4)      Grid Connectivity:

Most of the renewable energy projects are located in remote areas, which have sparse transmission/ distribution system and which has been a major hindrance in harnessing the energy from such renewable sources. In order to overcome this bottleneck, the Electricity Act 2003 under Section 86 (1) (e) has entrusted the responsibility on SERCs to develop suitable framework for providing grid connectivity to such renewable energy projects.

For example the Maharashtra Electricity Regulatory Commission requires that the costs of infrastructure are borne by the utility while the Madhya Pradesh Electricity Regulatory Commission says that the cost is borne by the developers initially and 50% would be paid back by the utility. Similarly the issue of location of metering point is also treated differently by different utilities

Technical guidelines and requirements for RES are varying with one state to other state and not good enough for the large RES integration into the grid. In order to promote RES and to maintain common grid discipline there is an urgent need of a specific and common grid code for RES in India

General Conditions for connectivity of Renewables

i) A generating station of renewable sources can be connected at the distribution level (below 33 kV) or transmission level (at or above 33 kV) of the State depending upon policies of the State Electricity Regulatory Commission.

ii) A generating station of renewable sources can also be connected to the Inter State Transmission System.

The project developer should indicate to the TRANSCO the location (Tehsil, Village and District as applicable) of its proposed project. In this regard, the Project Developer shall submit a letter from the State Transmission Utility (STU) along with the Request for Selection, confirming technical feasibility of the connectivity of the plant to the grid substation. The Solar Power developer would have responsibility for approaching STU and entering into transmission evacuation agreement .The responsibility of constructing the transmission line from power plant upto132/33 kV substation would be of STU.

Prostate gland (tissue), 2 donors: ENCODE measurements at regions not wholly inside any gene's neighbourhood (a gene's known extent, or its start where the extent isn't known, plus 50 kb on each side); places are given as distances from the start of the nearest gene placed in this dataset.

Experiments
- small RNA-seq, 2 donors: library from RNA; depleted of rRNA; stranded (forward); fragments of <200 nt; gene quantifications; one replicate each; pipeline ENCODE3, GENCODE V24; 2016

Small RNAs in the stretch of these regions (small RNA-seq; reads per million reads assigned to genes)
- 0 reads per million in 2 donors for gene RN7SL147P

Technical issues in grid connectivity:

  • Active power/ Frequency Regulation
  •  Reactive power/Voltage Control
  •  Fault-ride through capability
  • Scheduling/Dispatch/Forecasting

Issues with evacuation of energy:

  • Remote areas, augmentation of existing power transmission lines or new lines
  • Interconnection point

 

5)      Technical challenges:

 

  • Lack of authentic data on irradiation has been a big challenge and bankers are wary of the legitimacy of these data and its impact on the CUF of solar power plants. This issue is however getting sorted out slowly with MNRE along with CWET have initiated efforts to set up solar radiation measurement stations at various regions in the country in an effort to provide accurate and reliable data on solar radiation